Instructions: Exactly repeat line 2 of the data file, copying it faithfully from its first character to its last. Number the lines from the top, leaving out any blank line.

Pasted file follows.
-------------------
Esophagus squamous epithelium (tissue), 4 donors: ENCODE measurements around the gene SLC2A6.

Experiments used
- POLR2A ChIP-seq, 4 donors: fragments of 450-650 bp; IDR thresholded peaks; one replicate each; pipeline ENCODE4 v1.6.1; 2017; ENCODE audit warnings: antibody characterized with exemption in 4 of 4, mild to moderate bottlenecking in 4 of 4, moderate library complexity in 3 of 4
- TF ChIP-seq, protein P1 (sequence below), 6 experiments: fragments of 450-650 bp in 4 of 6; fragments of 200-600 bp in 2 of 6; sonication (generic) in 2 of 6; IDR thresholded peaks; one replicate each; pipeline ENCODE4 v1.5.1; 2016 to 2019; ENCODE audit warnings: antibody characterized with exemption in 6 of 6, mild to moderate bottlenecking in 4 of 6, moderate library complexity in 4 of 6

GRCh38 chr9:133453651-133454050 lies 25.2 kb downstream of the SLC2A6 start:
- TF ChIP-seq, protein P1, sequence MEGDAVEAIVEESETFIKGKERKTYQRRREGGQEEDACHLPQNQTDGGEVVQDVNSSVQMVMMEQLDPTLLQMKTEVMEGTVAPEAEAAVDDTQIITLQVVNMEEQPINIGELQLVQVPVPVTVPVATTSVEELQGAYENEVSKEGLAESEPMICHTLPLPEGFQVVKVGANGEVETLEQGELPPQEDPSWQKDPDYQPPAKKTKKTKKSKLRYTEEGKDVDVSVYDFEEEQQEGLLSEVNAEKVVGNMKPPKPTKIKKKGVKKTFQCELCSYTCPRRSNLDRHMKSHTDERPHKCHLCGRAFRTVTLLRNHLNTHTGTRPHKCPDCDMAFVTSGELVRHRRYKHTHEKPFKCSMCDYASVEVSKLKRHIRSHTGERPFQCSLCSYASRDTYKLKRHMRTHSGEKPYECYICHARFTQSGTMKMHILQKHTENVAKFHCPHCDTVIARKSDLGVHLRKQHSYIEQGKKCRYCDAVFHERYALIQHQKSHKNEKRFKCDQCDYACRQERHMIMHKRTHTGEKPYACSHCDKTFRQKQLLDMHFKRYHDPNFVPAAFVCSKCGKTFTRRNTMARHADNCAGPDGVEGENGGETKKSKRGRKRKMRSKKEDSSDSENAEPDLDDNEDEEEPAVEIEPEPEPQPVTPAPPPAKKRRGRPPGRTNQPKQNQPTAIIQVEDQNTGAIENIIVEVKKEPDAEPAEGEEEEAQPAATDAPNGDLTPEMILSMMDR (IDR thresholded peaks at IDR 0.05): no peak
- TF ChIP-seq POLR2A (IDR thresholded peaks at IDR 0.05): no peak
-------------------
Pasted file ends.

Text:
Experiments used